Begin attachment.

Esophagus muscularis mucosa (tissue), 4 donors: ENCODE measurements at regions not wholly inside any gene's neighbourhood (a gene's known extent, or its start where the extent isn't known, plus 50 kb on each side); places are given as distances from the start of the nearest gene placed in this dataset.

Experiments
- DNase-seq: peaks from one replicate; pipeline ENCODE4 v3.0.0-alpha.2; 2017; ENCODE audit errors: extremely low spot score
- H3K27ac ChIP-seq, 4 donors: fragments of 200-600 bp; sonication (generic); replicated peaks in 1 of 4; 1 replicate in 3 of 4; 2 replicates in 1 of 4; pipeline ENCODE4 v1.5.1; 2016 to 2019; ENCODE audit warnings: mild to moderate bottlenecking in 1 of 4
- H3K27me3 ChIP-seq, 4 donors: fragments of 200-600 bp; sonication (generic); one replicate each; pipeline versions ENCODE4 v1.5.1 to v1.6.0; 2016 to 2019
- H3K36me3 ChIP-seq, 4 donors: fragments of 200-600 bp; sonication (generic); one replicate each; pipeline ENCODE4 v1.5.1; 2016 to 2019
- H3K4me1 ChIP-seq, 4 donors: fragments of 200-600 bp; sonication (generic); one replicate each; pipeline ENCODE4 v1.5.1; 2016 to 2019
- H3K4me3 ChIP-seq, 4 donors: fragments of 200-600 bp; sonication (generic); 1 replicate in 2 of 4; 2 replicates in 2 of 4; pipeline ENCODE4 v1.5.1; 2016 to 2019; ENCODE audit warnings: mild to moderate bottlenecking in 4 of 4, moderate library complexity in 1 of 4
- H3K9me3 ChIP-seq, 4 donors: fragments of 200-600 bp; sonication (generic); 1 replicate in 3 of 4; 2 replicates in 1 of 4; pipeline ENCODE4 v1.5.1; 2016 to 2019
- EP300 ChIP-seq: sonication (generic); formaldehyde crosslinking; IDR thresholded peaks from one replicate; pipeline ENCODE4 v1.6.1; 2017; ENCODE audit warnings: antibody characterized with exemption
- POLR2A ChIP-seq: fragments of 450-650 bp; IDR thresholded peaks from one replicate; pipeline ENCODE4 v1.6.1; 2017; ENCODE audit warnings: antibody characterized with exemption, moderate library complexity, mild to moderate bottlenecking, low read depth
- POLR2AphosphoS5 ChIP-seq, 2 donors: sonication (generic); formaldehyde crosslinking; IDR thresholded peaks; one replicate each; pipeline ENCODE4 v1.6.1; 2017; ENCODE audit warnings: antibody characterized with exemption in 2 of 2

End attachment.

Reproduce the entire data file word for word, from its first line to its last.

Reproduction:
Esophagus muscularis mucosa (tissue), 4 donors: ENCODE measurements at regions not wholly inside any gene's neighbourhood (a gene's known extent, or its start where the extent isn't known, plus 50 kb on each side); places are given as distances from the start of the nearest gene placed in this dataset.

Experiments
- DNase-seq: peaks from one replicate; pipeline ENCODE4 v3.0.0-alpha.2; 2017; ENCODE audit errors: extremely low spot score
- H3K27ac ChIP-seq, 4 donors: fragments of 200-600 bp; sonication (generic); replicated peaks in 1 of 4; 1 replicate in 3 of 4; 2 replicates in 1 of 4; pipeline ENCODE4 v1.5.1; 2016 to 2019; ENCODE audit warnings: mild to moderate bottlenecking in 1 of 4
- H3K27me3 ChIP-seq, 4 donors: fragments of 200-600 bp; sonication (generic); one replicate each; pipeline versions ENCODE4 v1.5.1 to v1.6.0; 2016 to 2019
- H3K36me3 ChIP-seq, 4 donors: fragments of 200-600 bp; sonication (generic); one replicate each; pipeline ENCODE4 v1.5.1; 2016 to 2019
- H3K4me1 ChIP-seq, 4 donors: fragments of 200-600 bp; sonication (generic); one replicate each; pipeline ENCODE4 v1.5.1; 2016 to 2019
- H3K4me3 ChIP-seq, 4 donors: fragments of 200-600 bp; sonication (generic); 1 replicate in 2 of 4; 2 replicates in 2 of 4; pipeline ENCODE4 v1.5.1; 2016 to 2019; ENCODE audit warnings: mild to moderate bottlenecking in 4 of 4, moderate library complexity in 1 of 4
- H3K9me3 ChIP-seq, 4 donors: fragments of 200-600 bp; sonication (generic); 1 replicate in 3 of 4; 2 replicates in 1 of 4; pipeline ENCODE4 v1.5.1; 2016 to 2019
- EP300 ChIP-seq: sonication (generic); formaldehyde crosslinking; IDR thresholded peaks from one replicate; pipeline ENCODE4 v1.6.1; 2017; ENCODE audit warnings: antibody characterized with exemption
- POLR2A ChIP-seq: fragments of 450-650 bp; IDR thresholded peaks from one replicate; pipeline ENCODE4 v1.6.1; 2017; ENCODE audit warnings: antibody characterized with exemption, moderate library complexity, mild to moderate bottlenecking, low read depth
- POLR2AphosphoS5 ChIP-seq, 2 donors: sonication (generic); formaldehyde crosslinking; IDR thresholded peaks; one replicate each; pipeline ENCODE4 v1.6.1; 2017; ENCODE audit warnings: antibody characterized with exemption in 2 of 2